6 to exercise the option only at its expiration date. The formula we provide here applies to a European-type call option. You can buy and sell options just like stocks; their value is determined by the likelihood that they will be "exercised" for a payoff ("in the money"). You can calculate the exact value of the call option using the Black-Scholes Formula (if you know what you're doing, of course). A Successful European-Type Call Option Stock ABC is currently trading at $20/share. You pay a premium of $300 and purchase one European-type stock call option -- a contract that enables you to buy 100 shares of ABC at $25/share three months from now. Let's say that three months from now, the stock is trading at $30/share. At that moment, you may choose to exercise your call: Buy 100 shares at $25/share. You can then immediately sell those shares at $30/share. Your payoff in this exchange is $500. Subtract $300, the purchase price of the call option, and you made a net profit of $200 - not bad for an investment of only $300. In this scenario, you exercised your option "in the money": You were able to buy your stocks at a price lower than their current value. You also may sell the call to someone else before it expires. Let's say that one month after purchasing the call option, the stock is trading at $29. The value of the call option is now much greater than when you bought it, and you could sell it to someone. An Unsuccessful European-Type Call Option Stock ABC is currently trading at $20/share. You pay a premium of $300 and purchase one European call option -- a contract that enables you to buy 100 shares of ABC at $25/share three months from now. In three months, however, the stock is only trading at $23/share. In this case, buying the stock at $25/share would not be to your advantage. You can only hope that during the three months, you were able to sell the call option to another investor. As the expiration date approaches, however, the value of the call option decreases. If you don't sell the call option, and it expires in three months "out of the money," you would simply lose the $300 you had spent on the premium. Option Positions There are 2 sides to every option contract. One side is the investor who has taken the long position (i.e. has bought the option). On the other side is the investor who has taken a short position (i.e. has sold or written the option). The writer of an option receives cash upfront but has potential liabilities later. His profit or loss is the reverse of that for the purchaser of the option. Long position investor benefits if price goes up Short position investor benefits if price goes down The holder (buyer) of a call option hopes that the stock price will increase while the holder (buyer) of a put option hopes that it will decrease. From the holder s view, a call option is valuable if the stock price is higher than the strike price while a put option is valuable if stock price is lower than strike price.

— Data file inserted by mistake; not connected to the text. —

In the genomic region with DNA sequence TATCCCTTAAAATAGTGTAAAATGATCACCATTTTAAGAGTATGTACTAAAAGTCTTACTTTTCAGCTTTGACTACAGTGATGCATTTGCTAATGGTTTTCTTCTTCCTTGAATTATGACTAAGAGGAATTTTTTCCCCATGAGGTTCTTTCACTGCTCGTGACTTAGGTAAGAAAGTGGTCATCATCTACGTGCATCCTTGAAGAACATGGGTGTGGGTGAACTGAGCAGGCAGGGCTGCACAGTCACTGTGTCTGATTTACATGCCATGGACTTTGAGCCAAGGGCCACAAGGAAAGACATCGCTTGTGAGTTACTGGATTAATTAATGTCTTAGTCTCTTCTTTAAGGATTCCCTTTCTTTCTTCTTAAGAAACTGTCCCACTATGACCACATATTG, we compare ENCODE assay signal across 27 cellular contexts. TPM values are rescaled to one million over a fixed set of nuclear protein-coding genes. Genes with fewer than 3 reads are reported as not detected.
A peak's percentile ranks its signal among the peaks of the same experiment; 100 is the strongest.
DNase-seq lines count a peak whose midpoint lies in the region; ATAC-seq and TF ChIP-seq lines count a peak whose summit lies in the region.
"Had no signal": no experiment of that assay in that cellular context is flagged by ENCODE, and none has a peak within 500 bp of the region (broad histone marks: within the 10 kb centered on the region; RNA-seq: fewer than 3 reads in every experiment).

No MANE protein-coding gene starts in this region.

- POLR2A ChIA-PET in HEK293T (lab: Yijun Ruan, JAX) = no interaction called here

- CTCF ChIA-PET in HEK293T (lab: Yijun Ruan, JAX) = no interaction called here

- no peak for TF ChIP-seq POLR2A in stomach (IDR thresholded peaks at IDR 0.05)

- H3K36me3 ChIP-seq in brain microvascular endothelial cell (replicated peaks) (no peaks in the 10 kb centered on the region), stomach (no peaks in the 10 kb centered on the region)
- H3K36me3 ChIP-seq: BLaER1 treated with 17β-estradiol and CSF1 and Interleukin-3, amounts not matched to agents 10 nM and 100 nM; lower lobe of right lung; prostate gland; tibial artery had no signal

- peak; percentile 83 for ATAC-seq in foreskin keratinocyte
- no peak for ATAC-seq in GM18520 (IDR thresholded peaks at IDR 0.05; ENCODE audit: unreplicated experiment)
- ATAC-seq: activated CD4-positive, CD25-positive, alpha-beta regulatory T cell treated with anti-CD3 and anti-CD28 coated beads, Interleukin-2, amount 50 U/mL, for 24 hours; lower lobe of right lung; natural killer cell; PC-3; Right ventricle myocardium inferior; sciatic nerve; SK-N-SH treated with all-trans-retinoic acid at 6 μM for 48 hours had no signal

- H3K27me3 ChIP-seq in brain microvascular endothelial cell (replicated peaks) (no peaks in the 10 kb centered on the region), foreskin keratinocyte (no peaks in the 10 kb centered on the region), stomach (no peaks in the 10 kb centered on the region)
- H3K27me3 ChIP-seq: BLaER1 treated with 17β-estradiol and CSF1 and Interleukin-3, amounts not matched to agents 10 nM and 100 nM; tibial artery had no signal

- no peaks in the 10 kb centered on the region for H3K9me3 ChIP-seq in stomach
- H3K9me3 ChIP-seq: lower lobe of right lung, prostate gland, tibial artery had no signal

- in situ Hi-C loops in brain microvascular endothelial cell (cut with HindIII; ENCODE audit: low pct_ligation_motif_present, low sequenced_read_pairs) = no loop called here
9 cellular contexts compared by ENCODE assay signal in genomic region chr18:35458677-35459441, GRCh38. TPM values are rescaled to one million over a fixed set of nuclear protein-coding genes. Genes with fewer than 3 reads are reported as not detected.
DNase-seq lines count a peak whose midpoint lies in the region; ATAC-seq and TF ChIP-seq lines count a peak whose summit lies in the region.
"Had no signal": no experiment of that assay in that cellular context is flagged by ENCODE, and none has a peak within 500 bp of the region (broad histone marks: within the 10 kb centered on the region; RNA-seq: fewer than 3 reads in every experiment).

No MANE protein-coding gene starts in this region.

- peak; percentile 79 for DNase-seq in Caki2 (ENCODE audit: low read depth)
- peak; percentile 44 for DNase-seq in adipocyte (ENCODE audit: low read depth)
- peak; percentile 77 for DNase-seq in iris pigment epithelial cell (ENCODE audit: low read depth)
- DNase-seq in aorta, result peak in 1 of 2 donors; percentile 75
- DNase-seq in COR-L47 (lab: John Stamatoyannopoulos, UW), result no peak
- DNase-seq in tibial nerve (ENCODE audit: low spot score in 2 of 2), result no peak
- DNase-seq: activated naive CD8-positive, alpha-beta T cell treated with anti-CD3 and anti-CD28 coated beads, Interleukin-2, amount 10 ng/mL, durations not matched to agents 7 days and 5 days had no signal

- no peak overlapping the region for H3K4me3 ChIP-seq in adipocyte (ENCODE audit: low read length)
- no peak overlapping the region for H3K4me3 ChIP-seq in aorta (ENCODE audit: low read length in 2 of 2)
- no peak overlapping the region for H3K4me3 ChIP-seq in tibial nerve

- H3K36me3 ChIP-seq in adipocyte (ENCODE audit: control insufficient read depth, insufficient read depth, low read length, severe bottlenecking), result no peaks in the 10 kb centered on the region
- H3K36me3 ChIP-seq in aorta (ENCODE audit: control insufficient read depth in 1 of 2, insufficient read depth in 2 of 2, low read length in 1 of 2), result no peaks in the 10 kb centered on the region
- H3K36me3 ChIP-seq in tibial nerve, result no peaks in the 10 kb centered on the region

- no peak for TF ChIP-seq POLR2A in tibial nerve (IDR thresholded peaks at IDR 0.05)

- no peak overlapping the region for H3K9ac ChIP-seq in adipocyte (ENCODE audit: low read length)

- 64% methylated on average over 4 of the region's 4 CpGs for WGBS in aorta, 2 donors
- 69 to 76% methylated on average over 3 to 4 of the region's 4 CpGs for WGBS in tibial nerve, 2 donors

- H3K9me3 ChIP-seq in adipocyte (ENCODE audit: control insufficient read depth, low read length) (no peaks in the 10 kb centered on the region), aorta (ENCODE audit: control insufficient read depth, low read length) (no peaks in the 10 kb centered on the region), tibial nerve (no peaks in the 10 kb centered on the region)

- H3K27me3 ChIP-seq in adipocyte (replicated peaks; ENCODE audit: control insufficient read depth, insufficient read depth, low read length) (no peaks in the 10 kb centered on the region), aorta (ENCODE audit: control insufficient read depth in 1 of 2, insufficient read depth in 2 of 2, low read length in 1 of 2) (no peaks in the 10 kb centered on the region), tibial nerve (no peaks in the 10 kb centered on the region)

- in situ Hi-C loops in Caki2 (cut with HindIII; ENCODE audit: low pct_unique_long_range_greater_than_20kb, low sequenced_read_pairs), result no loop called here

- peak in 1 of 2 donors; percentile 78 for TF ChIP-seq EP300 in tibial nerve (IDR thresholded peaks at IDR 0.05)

7 Four basic option positions are possible A long position in a call option (holder expects asset price to go up) A long position in a put option (holder expects asset price to go down) A short position in a call option (writer expects asset price to go down) A short position in a put option (writer expects asset price to go up)